In last post we have discussed on one of the Application testing technique RASP , its functionality , importance, methods . Today we will discuss about another hidden technique used in application security testing known as FAST(Feedback-Based Application Security Test) also known as Fuzzing Application Security test
The dynamic approach (DAST) is commonly used to test and filter out warnings produced by SAST to increase the accuracy of the application security testing. Instrumentation allows DAST-like confirmation of exploit success, improve its performance and SAST-like code coverage of the application source code. IAST (Interactive) is a hybrid version of the two, combining the benefits of SAST and DAST
DAST solutions and black-box testing, generally, have low code-coverage as they rely on random, pattern-based or brute-force approaches to generate input and test cases.
Fuzzing employ Feedback-Based fuzzing techniques instrumenting the software being tested to identify vulnerabilities and bugs; it can be complemented by Reverse Engineering. During the fuzzing process, random inputs are “sent” to the software under test, while its behavior is monitored, until a crash is triggered. The input which caused the crash is then recorded and analyzed to derive information that can be used to exploit the bug in the application.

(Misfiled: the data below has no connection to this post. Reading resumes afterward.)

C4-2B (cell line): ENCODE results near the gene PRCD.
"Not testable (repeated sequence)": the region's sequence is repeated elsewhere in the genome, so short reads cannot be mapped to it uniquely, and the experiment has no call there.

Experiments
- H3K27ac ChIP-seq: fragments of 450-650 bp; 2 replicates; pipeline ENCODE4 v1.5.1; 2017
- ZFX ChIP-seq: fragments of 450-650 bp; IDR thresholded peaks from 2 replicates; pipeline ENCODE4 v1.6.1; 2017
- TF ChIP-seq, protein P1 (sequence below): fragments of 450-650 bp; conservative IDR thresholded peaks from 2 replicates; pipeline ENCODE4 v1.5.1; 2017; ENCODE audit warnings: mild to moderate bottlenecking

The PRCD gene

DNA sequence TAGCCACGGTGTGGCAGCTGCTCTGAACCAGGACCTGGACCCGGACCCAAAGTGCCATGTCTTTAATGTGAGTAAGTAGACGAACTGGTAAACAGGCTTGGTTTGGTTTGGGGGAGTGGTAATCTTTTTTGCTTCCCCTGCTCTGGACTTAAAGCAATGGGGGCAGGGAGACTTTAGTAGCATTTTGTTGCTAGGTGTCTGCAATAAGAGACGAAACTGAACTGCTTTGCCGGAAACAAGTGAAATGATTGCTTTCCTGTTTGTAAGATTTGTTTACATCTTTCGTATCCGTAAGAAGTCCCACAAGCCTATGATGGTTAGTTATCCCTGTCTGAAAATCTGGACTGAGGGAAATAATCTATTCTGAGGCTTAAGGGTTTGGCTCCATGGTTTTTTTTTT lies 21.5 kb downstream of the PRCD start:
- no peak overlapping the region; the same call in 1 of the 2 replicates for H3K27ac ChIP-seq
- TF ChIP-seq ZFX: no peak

The fuzzer gets feedback about the code covered, when executing each input, allowing the mutation engine to measure the input quality. At the core of the mutation engine are genetic algorithms used to optimize code coverage as a fitness function. Generated inputs resulting in new code paths, maximizing code coverage and thus increase the probability of triggering bugs, are prioritized and are used during the next batch of mutations.
Google, for example, already use modern fuzzing technologies to automatically test their code for vulnerabilities. As of January 2021, OSS-Fuzz has discovered over 25000 bugs in 375 open-source projects.
Despite these enormous advancements, the full potential of FAST has barely been explored yet. Apart from the use of genetic algorithms to optimize code coverage, a wealth of other techniques can be used to significantly improve the effectiveness of DAST and current FAST fuzzers such as libFuzzer, AFL and hongFuzz